While slices of the Indian epic Ramayana have been staged by innumerable groups in various forms, ever imagined one with an animated backdrop? In his upcoming performance Avadhara Purushan, which premiered at the Sydney Music Festival earlier this year, dancer Madurai R Muralidharan, uses a heavy dose of technology to create the sound of thunder and depict the lush greenery of the woods, as over 60 dancers bring out the story of lord Rama with traditional bharatanatyam moves. “The technology-driven elements are add ons, they elevate the performance. Having that said, at no point am I steering away from my traditional roots. All the ragas — be it Ananda Bhairavi, Todi, Kalyani or Sankarabharanam — are intact,” he assures us.
While most artistes, even today, think technology adulterates classical dance, Muralidharan’s urge to give his productions a tech touch comes from his experience watching Broadway Musicals in New York, 15 years ago. “I was so inspired after watching Cinderella and Phantom of the Opera. I began wondering why we aren’t presenting our rich music and culture in a similar way. Why aren’t we able to reach that level? We have so many styles of dance like Kathak, Manipuri, Mohiniattam and so on, belonging to every State. But in the West, they have just one — ballet,” says Muralidharan, who runs the Nrityakshetra Dance Academy in the city.
Since then, he began improvising his dance dramas, evolving them to a Broadway level. “There are artistes who even restrain from using the keyboard! In the past, I have used harmoniums and clarinets, but now, I use multitrack recordings,” he says. For Avadhara Purushan, he devoted nearly four months to get the recordings done by experts and 26 musicians in Mumbai.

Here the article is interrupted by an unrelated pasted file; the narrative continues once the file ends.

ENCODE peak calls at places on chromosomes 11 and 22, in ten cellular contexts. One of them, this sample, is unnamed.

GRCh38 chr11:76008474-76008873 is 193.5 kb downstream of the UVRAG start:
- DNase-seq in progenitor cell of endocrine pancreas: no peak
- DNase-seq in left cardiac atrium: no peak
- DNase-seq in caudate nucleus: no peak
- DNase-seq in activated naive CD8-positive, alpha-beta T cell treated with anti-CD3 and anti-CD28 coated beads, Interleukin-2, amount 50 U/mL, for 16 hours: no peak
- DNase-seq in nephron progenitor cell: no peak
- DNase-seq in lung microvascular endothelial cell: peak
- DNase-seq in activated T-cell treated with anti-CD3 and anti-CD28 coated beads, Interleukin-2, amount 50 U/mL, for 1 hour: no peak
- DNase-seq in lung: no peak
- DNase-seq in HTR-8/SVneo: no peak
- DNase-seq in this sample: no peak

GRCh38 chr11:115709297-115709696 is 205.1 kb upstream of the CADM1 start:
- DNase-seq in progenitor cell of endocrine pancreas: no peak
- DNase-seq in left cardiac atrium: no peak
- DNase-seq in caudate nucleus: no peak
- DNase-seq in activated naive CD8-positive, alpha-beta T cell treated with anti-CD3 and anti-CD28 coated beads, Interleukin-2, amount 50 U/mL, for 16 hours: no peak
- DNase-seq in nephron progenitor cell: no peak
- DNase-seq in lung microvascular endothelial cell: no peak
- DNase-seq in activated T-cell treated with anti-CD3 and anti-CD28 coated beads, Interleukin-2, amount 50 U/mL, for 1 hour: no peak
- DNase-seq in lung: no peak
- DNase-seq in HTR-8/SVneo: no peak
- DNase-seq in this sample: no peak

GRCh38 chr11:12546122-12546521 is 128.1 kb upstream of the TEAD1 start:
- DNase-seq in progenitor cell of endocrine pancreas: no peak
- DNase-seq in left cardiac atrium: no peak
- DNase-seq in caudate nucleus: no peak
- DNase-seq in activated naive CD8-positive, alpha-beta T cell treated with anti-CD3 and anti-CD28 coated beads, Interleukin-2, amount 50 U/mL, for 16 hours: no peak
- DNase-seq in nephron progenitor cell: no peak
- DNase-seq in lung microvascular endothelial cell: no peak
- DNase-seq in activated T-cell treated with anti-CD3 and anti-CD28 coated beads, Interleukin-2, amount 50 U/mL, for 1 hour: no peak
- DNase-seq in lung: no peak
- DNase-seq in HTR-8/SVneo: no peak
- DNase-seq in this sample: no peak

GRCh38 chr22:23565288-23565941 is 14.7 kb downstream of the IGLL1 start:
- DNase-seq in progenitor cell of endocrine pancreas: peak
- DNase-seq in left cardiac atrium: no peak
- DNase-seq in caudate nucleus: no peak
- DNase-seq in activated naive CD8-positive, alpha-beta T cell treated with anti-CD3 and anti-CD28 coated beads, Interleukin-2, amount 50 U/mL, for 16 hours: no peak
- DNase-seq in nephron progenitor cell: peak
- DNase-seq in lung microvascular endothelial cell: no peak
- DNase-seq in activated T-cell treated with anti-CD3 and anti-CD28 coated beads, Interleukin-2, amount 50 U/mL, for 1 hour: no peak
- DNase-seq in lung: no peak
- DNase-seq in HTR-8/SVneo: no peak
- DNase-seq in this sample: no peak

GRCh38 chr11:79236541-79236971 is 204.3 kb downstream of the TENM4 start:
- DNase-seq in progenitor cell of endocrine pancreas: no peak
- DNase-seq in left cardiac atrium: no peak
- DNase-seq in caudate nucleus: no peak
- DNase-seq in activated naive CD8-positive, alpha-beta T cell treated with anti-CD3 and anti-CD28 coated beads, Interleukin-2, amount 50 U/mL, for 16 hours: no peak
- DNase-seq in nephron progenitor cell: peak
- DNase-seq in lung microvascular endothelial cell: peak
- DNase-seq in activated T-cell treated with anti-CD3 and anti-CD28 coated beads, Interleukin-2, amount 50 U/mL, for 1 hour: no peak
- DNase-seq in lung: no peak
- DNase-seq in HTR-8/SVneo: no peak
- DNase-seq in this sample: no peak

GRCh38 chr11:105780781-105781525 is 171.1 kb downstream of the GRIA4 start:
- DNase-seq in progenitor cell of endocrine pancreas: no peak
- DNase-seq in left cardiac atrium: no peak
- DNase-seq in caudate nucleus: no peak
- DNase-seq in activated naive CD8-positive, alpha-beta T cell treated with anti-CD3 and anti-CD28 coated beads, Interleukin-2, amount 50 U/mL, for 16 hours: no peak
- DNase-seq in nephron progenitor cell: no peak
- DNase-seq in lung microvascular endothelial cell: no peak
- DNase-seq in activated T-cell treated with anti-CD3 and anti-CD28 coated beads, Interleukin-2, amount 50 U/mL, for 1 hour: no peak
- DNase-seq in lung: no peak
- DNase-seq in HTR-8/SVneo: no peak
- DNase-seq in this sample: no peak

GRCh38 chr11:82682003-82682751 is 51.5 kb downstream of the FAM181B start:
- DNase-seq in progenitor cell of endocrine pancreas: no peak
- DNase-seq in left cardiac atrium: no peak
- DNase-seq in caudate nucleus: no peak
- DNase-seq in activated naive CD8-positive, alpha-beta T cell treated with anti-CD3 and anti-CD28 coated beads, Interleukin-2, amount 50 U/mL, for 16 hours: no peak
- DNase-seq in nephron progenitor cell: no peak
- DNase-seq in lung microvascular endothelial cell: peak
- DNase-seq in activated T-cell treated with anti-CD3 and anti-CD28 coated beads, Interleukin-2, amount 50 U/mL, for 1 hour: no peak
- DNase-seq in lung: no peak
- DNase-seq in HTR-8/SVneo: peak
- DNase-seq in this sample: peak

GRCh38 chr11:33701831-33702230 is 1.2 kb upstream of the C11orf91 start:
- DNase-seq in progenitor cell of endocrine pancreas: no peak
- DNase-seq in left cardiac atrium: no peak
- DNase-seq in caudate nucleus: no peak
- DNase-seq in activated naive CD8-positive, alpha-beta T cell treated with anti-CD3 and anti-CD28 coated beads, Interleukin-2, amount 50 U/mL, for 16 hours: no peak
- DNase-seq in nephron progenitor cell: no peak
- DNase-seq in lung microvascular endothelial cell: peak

That apart, in his previous productions Silapadigaram, Yagnaneni and Amarar Kalki’s Sivagamiyin Sabhadam, he used props including a life-size elephant model, a huge boat, and sets on wheels, that helped switch between two different scenes in a matter of seconds. “In Sivagamiyin Sabatham, I wanted people to feel that they are in the seventh century. So I got black and white paintings of that period, done by the famous artist Padmavasan as the backdrop,” says the dancer, who trained under Chamundeswari in bharatanatyam, Madurai Sethuraman in percussion and Madurai Sreenivasan in music.
For the production Avadhara Purushan, he has been working for over a year. “We have used verses from Kamba Ramayanam, that narrates the story of Rama going to the forest and the lord’s Pattabhishekham, is very difficult to understand. I had to decode them, and also talk to experts about the right choice of songs,” he says. “I think I have succeeded in presenting it in an interesting and simple manner as not even a child moved from its place when we presented it in Sydney,” he tells us.
While the show here will include his students from the Nithyakshethra Dance Academy, the one in Sydney included close to a hundred local dancers whom he had trained. “There are Indian students abroad who do not get enough opportunities to perform. So I go to the country I am performing in three months ahead, and train them,” he says. “It is very challenging as these kids do not know the story. So they ask a lot of questions, which I have to answer patiently. But in the end, they are happy to learn the dance. In a way, I am spreading the divine art to foreign students, making them aware of the puranas,” he adds.
The show will be staged on July 15 at the Narada Gana Sabha (main hall) under the auspices of Karthik Fine Arts. Entry is free.